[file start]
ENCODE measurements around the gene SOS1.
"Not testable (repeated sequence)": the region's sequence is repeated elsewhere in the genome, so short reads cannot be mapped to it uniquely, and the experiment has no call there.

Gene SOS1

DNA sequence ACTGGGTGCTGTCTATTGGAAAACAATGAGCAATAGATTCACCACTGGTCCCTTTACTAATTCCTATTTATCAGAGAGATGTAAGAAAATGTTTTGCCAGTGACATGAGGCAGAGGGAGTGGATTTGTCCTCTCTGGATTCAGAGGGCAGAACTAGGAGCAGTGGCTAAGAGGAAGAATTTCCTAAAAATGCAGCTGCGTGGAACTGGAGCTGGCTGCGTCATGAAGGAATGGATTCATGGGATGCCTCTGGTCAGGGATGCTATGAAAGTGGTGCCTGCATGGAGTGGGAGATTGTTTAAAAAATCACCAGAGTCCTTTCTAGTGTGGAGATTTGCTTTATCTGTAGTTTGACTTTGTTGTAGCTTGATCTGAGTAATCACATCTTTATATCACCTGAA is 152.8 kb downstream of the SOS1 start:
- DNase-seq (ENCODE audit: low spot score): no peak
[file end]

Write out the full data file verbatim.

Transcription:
ENCODE measurements around the gene SOS1.
"Not testable (repeated sequence)": the region's sequence is repeated elsewhere in the genome, so short reads cannot be mapped to it uniquely, and the experiment has no call there.

Gene SOS1

DNA sequence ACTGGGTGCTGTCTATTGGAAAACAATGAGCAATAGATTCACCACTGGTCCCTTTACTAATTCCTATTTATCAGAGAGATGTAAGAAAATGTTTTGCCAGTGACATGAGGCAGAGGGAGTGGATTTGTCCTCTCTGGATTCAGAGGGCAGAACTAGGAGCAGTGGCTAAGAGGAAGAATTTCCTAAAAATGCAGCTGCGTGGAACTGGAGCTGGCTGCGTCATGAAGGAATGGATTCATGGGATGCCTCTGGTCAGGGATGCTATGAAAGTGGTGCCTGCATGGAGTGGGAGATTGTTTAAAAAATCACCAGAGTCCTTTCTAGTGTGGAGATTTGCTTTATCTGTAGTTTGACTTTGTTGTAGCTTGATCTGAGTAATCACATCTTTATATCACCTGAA is 152.8 kb downstream of the SOS1 start:
- DNase-seq (ENCODE audit: low spot score): no peak